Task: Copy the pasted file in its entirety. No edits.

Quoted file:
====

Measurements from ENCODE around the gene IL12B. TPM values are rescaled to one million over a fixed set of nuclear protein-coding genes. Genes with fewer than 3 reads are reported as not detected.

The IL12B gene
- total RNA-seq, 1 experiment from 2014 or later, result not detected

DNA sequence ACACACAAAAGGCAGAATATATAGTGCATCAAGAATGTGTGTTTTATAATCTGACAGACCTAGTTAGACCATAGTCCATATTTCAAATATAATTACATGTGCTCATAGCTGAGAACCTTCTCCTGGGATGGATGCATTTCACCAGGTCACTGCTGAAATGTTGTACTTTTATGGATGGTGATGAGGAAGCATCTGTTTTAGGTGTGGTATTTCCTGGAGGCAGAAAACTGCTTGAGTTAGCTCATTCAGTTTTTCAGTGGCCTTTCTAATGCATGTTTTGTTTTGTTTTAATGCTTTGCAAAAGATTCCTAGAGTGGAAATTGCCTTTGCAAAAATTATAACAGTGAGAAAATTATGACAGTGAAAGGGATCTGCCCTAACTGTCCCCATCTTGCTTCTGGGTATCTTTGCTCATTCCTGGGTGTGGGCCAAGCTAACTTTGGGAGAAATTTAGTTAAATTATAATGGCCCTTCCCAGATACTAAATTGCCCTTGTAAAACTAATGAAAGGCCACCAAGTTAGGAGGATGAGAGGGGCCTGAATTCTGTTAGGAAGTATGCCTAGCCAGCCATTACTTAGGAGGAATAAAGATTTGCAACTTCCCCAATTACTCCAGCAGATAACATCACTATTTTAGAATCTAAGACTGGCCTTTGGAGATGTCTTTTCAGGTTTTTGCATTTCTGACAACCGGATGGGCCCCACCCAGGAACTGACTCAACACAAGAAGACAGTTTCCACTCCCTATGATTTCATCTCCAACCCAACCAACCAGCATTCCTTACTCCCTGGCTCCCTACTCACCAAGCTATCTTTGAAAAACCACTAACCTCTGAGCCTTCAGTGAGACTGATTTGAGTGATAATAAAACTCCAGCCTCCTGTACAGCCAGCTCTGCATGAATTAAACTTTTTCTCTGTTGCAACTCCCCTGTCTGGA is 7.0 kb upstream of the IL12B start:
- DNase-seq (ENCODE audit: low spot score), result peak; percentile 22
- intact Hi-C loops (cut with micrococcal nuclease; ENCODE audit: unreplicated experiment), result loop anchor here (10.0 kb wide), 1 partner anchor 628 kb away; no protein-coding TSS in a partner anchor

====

Measurements from ENCODE around the gene IL12B. TPM values are rescaled to one million over a fixed set of nuclear protein-coding genes. Genes with fewer than 3 reads are reported as not detected.

The IL12B gene
- total RNA-seq, 1 experiment from 2014 or later, result not detected

DNA sequence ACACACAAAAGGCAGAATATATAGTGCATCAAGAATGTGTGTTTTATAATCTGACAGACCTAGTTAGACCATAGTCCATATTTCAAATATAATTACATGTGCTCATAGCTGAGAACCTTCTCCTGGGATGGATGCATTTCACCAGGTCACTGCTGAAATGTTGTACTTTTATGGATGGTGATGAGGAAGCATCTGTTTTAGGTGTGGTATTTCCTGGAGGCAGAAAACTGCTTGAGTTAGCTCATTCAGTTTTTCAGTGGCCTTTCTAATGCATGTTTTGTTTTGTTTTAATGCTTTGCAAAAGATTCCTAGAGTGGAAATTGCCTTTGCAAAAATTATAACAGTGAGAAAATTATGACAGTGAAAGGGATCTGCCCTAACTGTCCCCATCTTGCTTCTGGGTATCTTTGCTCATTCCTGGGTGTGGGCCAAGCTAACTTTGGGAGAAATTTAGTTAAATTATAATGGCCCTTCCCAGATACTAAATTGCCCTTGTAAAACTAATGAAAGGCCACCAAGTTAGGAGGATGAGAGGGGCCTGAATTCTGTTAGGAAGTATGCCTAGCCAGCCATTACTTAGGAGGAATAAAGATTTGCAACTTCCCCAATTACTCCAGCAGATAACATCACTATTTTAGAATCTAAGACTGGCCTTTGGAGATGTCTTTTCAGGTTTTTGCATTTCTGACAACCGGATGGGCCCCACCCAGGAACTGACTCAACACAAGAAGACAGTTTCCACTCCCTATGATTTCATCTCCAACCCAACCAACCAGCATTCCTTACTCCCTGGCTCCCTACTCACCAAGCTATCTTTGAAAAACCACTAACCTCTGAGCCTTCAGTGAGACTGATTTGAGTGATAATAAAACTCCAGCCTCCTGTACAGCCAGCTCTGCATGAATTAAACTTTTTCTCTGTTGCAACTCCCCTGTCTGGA is 7.0 kb upstream of the IL12B start:
- DNase-seq (ENCODE audit: low spot score), result peak; percentile 22
- intact Hi-C loops (cut with micrococcal nuclease; ENCODE audit: unreplicated experiment), result loop anchor here (10.0 kb wide), 1 partner anchor 628 kb away; no protein-coding TSS in a partner anchor